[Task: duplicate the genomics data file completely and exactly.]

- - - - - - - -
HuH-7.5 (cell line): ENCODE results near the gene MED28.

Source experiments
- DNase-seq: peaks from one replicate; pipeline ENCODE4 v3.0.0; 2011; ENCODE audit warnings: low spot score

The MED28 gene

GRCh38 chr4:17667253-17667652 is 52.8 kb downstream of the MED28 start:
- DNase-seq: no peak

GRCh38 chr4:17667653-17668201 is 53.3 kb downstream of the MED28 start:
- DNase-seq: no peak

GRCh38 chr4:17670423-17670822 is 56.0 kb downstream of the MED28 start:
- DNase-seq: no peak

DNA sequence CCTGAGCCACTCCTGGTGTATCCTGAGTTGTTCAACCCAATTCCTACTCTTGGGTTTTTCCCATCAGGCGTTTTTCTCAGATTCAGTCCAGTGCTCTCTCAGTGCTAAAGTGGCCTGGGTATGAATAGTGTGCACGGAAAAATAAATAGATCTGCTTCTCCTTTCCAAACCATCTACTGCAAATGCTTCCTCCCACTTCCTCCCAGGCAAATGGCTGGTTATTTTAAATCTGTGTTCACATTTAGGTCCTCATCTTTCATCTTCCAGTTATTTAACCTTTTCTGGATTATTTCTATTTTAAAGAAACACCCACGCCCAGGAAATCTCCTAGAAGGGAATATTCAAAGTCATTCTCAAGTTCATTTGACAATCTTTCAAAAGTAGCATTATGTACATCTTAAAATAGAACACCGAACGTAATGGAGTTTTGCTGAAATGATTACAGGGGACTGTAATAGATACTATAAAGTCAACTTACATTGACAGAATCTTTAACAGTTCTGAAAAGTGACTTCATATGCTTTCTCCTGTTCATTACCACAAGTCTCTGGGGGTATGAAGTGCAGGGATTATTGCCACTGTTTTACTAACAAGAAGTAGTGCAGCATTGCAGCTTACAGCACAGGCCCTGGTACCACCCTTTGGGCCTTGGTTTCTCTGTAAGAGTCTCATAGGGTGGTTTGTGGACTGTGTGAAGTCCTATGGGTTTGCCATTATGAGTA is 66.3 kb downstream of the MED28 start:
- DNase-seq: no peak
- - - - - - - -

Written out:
HuH-7.5 (cell line): ENCODE results near the gene MED28.

Source experiments
- DNase-seq: peaks from one replicate; pipeline ENCODE4 v3.0.0; 2011; ENCODE audit warnings: low spot score

The MED28 gene

GRCh38 chr4:17667253-17667652 is 52.8 kb downstream of the MED28 start:
- DNase-seq: no peak

GRCh38 chr4:17667653-17668201 is 53.3 kb downstream of the MED28 start:
- DNase-seq: no peak

GRCh38 chr4:17670423-17670822 is 56.0 kb downstream of the MED28 start:
- DNase-seq: no peak

DNA sequence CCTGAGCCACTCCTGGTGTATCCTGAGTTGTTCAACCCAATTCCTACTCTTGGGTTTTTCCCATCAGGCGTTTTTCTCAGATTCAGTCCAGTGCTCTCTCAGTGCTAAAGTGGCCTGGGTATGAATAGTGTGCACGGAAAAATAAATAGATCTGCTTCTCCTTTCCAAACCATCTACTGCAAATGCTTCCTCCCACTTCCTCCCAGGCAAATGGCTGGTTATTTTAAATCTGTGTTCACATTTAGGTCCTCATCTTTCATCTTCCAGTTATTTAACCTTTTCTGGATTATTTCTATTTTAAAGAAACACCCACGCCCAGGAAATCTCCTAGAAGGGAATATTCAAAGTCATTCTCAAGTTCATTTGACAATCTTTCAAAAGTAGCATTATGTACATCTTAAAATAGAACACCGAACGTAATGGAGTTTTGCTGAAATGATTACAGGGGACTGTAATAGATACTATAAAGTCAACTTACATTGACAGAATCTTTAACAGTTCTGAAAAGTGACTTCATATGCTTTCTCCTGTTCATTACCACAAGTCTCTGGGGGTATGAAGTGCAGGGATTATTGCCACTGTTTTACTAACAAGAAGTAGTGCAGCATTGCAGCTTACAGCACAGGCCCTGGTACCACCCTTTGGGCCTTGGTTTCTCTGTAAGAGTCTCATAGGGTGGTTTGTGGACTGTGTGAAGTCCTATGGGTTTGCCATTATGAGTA is 66.3 kb downstream of the MED28 start:
- DNase-seq: no peak